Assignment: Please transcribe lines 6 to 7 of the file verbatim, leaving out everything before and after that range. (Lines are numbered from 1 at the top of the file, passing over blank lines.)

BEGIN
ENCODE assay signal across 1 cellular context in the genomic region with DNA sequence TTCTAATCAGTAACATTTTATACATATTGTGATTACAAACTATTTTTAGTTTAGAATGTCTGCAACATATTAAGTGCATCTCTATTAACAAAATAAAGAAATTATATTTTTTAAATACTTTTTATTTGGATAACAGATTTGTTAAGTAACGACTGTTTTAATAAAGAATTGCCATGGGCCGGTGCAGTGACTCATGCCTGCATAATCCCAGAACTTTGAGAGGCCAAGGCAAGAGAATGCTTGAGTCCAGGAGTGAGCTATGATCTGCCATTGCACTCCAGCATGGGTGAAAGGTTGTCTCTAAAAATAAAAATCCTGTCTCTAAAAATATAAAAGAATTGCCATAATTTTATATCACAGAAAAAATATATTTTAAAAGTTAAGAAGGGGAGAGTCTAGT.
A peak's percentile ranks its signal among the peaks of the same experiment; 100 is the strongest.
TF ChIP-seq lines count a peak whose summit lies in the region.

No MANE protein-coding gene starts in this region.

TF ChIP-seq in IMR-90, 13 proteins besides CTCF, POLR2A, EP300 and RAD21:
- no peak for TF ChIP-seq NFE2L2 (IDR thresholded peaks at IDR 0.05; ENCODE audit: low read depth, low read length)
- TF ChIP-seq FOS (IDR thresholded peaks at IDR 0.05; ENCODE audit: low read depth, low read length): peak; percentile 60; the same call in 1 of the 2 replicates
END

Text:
- no peak for TF ChIP-seq NFE2L2 (IDR thresholded peaks at IDR 0.05; ENCODE audit: low read depth, low read length)
- TF ChIP-seq FOS (IDR thresholded peaks at IDR 0.05; ENCODE audit: low read depth, low read length): peak; percentile 60; the same call in 1 of the 2 replicates